A successful fishing mission usually starts out with a solid plan, and while I was waiting for Mateo and watching the sun rise over Medland’s Beach on a beautiful morning on Great Barrier Island I anticipated that we were in for a treat today.
Mateo had contacted me through BENIsLAND a few days earlier and since he seemed very keen (about fishing) and was heading to the Barrier, we arranged to hook up and go for a serious fish off the rocks.
Apropos plan, since I arrived a bit earlier at our meeting point, I had a few minutes on my own, watching the fog rise, and appreciated the fact that the conditions were just ideal today. The plan was to fish the last 2-3 hours of the outgoing tide, there was hardly any wind, no noticeable swell, which meant that one of my favourite spots on the east coast was accessible. We had a nice selection of frozen bait, squid, bonito, kahawai and a big berley bomb.
After a bit of a meet and greet, we had our packs shouldered and were hiking on an idyllic Great Barrier Island morning around the shore line, over some big boulders, and were on our way to a cluster of large ledges.
I was hoping to do some king fishing today and was all geared up for it. We deployed the berley and started fishing. A berley trail was dispensing very nicely but there was no sign of any bait fish. Well, sometimes you just have to wait for it…
So we waited, 30 minutes and all we had hooked up were some tiny, tiny snapper. But you have got to trust the berley, sometimes it just takes up to an hour until the kahawai show up. Well, an hour had passed and we still hadn’t seen a kahawai.
Suddenly, Mateo hooked up on something bigish. He turned the drag up a couple of notches, the rod was bent over hard and he seemed to be hooked onto something big. Unfortunately, the fish ‘spat’ the hook moments later and we will never know what took that bait.
Hmm, it was looking promising now. There were a dozen blue maomao, a couple sweep, a few leather jacket and of course the usual suspect, the bloody hiwihiwi, or ngapoipoi (the kelp fish) in the berley trail. But still no sign of kahawai though and we really were keen on sending a live bait out today.
However, we started hooking into 35+cm snapper and I knew that the fishing will only get better now. The berley was doing its magic and the tide was also on our side. Mateo hooked yet again into something decent. This time he could stay on top of the fish and reeled in a nice 4-5 pound snapper. Wooohooo, a great effort, a great fish and, yes, things were picking up clearly.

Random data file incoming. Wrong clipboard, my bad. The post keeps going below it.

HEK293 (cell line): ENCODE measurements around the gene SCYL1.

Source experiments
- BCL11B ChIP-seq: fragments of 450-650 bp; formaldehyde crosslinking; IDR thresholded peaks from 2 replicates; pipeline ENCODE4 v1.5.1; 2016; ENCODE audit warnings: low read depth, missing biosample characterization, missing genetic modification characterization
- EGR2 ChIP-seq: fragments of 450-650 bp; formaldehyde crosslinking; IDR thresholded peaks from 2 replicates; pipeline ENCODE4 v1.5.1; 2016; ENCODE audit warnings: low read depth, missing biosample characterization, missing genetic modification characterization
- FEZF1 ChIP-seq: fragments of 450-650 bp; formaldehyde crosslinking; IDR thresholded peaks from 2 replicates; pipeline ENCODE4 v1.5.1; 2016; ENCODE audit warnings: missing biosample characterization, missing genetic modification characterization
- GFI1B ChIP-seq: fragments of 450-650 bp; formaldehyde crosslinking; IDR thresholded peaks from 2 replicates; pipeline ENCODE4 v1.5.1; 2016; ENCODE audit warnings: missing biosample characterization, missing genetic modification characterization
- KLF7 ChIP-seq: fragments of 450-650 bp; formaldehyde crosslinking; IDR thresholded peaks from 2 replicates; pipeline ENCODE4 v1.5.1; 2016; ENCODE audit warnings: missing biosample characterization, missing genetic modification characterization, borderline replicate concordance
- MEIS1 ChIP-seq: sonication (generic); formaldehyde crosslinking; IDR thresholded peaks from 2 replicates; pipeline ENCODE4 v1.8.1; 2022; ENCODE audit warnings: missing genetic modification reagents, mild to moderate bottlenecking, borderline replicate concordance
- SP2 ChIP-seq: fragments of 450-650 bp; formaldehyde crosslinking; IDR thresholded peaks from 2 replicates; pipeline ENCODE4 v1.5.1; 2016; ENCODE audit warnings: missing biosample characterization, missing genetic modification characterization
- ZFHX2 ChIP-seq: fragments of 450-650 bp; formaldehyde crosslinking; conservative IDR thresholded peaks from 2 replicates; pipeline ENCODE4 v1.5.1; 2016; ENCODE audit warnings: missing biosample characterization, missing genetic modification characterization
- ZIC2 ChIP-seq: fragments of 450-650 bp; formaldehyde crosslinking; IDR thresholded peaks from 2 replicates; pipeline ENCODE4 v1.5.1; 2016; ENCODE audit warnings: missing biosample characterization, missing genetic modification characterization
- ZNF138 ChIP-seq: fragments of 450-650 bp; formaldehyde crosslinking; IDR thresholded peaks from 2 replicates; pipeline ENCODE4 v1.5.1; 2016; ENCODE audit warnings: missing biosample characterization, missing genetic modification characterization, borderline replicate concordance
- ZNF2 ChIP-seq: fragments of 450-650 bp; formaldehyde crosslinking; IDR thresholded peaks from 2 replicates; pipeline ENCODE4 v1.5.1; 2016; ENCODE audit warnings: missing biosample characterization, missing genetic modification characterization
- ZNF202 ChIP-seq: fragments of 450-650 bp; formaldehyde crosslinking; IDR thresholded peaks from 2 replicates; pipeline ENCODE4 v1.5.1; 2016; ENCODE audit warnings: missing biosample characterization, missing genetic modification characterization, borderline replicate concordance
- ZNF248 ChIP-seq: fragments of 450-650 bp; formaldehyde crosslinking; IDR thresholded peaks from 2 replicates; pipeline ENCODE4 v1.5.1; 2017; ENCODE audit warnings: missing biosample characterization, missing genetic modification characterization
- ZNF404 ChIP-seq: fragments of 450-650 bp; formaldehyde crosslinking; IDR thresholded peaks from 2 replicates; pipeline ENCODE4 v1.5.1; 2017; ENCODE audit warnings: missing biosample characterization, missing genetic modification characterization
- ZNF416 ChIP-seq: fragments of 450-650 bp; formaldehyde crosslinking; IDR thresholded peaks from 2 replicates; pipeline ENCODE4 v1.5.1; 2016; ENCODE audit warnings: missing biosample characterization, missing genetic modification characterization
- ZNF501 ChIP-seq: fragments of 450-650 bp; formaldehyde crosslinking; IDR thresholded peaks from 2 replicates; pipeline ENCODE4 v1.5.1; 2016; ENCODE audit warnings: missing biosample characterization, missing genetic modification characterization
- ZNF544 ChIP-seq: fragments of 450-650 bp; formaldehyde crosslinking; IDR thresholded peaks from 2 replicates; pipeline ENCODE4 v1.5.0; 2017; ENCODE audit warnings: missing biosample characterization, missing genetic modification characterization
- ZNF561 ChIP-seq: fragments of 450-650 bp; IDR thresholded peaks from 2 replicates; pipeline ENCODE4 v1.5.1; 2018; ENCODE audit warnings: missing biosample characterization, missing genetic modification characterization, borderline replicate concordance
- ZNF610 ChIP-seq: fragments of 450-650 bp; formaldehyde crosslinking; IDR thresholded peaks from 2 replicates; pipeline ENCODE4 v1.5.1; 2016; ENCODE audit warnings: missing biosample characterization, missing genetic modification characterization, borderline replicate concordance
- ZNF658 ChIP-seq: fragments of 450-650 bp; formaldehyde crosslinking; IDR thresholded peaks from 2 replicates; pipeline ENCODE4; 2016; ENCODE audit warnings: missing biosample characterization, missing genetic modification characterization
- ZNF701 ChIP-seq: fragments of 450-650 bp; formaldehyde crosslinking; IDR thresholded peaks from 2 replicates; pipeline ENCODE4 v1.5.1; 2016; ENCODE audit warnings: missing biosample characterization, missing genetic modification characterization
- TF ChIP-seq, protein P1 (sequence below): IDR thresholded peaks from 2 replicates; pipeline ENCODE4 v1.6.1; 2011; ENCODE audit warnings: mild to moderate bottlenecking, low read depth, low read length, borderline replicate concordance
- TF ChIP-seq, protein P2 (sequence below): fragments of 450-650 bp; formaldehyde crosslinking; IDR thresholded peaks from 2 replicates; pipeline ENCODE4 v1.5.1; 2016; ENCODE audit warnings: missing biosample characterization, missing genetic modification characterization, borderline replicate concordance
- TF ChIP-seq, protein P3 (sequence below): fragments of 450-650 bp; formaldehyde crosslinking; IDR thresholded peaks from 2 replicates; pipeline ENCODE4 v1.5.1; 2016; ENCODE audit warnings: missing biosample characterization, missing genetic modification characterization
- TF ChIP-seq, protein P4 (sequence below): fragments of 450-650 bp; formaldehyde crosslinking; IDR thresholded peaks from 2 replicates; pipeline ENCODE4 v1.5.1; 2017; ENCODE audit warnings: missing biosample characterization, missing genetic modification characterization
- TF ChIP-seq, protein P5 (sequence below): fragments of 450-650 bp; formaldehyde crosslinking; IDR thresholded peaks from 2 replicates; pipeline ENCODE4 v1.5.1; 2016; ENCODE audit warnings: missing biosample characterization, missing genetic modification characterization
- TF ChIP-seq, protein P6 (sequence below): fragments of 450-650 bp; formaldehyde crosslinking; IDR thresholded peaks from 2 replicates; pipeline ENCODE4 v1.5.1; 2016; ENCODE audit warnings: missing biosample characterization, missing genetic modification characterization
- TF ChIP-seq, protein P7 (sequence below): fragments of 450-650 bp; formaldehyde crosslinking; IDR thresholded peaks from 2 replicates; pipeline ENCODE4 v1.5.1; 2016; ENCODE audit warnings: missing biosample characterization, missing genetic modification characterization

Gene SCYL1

Now it was my turn, I was standing on an elevated position and fighting and playing this snapper. ‘Keep turning the head, keep that pressure on; oooh there is some nice colour, that is a nice fish, don’t lose it now, bring it in slowly, decrease the drag, get that leader around your hand’ and, Kabooom, another 5 poundish fish landed and stored in a deep rock pool.
The fishing turned simply awesome. The small snapper seemed to leave us alone, we only hooked into decent snapper. One after the other. I noticed that the bigger snapper seemed to be a bit further out and that they just went crazy for any oily bait. They loved the bonito.
I cast two slim strips of bonito far out and they got hammered near the surface. The reel screamed a few meters of line out, before I increased the drag significantly and stopped a running fish. Keeping the pressure on and turning its head are the key factors in landing big snapper off the rocks.
This one was close to 8 lbs. Our rock pool was stocked up with some decent snapper by now, yet I was still hoping that Mateo would hook into another big one, something with double digits…
Well, there was certainly no shortage of big snapper today, as we kept on getting decent takes and hookups. Mateo hooked into another big moocher and had a solid fight going on for a couple of minutes before the fish ‘spat’ the hook again. Unfortunately, he lost two big ones today, but in a good way, you know, the line didn’t break, the fish were lost ‘clean’. Losing a fish cleanly is not the nicest feeling, but it gets any angler very excited and eager to land the next one. Fish that get away are so exciting, what was it?, how big was it?, why did I lose it?, what should I have done?, what could I have done?, what did I so? and what will I do differently next time?
We never got a chance of seeing the colour of the big ones that got away today, we never saw or hooked a kahawai either, which meant that we didn’t have any go at targeting kingfish with a live bait under a balloon, but we had an awesome day. Landed heaps of decent snapper, released plenty of fish around the 40 cm mark and not doubt, Mateo is hooked on land based fishing on Great Barrier Island and will certainly dedicate another day on the rocks before he flies back to Auckland.